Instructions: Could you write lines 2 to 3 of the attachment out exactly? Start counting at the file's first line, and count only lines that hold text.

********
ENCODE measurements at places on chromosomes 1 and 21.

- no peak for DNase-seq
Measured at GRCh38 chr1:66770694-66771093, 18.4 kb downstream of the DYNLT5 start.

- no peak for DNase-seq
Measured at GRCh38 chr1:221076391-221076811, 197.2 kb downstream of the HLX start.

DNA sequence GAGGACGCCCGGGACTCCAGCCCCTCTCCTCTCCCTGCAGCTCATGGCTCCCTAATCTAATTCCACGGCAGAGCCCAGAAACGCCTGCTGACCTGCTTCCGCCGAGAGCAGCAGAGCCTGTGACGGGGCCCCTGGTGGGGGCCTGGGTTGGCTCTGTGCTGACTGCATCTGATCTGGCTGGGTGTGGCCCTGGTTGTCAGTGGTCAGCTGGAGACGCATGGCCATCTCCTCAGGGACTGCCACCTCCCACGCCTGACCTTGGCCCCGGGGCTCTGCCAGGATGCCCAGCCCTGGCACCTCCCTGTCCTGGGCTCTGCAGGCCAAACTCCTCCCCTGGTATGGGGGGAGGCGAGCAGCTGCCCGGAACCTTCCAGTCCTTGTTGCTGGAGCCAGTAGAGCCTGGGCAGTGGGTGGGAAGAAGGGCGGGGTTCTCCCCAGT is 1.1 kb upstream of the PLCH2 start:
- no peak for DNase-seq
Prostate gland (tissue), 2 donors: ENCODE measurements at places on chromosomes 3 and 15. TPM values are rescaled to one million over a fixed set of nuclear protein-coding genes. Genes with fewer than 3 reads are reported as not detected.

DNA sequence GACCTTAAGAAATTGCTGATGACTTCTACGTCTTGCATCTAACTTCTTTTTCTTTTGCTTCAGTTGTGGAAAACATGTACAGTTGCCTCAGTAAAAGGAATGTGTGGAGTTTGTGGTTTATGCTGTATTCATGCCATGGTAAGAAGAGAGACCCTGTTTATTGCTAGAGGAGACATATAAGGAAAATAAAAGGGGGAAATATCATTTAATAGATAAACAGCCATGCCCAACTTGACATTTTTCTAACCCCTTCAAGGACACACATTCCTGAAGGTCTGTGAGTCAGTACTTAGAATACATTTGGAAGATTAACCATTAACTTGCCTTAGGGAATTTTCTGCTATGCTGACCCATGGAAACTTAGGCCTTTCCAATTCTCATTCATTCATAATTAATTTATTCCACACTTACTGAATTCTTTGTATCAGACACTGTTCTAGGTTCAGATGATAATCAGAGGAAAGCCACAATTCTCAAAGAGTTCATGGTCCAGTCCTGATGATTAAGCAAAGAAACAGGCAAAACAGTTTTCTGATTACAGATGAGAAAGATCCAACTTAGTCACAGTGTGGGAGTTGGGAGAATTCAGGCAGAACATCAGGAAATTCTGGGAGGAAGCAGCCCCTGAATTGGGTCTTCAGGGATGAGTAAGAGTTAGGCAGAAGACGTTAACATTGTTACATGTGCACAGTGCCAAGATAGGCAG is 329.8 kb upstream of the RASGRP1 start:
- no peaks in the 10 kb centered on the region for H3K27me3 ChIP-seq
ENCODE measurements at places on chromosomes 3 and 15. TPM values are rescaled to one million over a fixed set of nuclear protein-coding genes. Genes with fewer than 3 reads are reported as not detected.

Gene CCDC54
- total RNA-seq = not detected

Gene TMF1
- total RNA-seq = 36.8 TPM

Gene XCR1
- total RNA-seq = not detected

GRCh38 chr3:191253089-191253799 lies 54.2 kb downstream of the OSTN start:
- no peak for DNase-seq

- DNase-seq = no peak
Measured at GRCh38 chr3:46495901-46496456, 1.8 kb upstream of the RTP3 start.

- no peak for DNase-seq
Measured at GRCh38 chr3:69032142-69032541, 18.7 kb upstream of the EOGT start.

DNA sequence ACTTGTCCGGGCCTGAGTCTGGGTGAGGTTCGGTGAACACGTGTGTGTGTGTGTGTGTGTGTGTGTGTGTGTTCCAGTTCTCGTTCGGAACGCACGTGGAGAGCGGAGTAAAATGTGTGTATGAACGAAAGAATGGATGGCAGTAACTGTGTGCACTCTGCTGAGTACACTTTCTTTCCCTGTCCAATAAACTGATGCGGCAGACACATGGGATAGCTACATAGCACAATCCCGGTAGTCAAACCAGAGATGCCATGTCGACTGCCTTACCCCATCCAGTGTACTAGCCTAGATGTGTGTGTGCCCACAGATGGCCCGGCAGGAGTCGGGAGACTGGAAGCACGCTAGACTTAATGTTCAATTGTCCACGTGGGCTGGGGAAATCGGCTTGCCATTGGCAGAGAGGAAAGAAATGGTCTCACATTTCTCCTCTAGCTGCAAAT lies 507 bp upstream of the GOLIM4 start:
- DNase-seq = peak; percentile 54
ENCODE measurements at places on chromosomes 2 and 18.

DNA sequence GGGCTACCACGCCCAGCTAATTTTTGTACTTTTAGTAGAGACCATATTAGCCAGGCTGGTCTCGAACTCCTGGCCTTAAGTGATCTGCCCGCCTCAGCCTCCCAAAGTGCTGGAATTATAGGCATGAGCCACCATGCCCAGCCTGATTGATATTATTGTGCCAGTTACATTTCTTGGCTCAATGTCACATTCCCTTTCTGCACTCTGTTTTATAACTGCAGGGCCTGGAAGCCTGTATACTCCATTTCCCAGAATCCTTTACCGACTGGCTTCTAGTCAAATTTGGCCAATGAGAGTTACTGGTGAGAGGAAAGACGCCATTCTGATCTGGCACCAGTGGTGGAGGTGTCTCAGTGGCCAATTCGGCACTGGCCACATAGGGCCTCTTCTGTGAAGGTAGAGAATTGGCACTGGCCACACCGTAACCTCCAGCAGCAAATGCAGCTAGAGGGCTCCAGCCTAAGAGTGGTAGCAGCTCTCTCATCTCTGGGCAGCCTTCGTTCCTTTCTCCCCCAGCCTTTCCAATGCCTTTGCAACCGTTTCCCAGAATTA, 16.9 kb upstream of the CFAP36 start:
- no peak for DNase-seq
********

- no peak for DNase-seq
Measured at GRCh38 chr1:66770694-66771093, 18.4 kb downstream of the DYNLT5 start.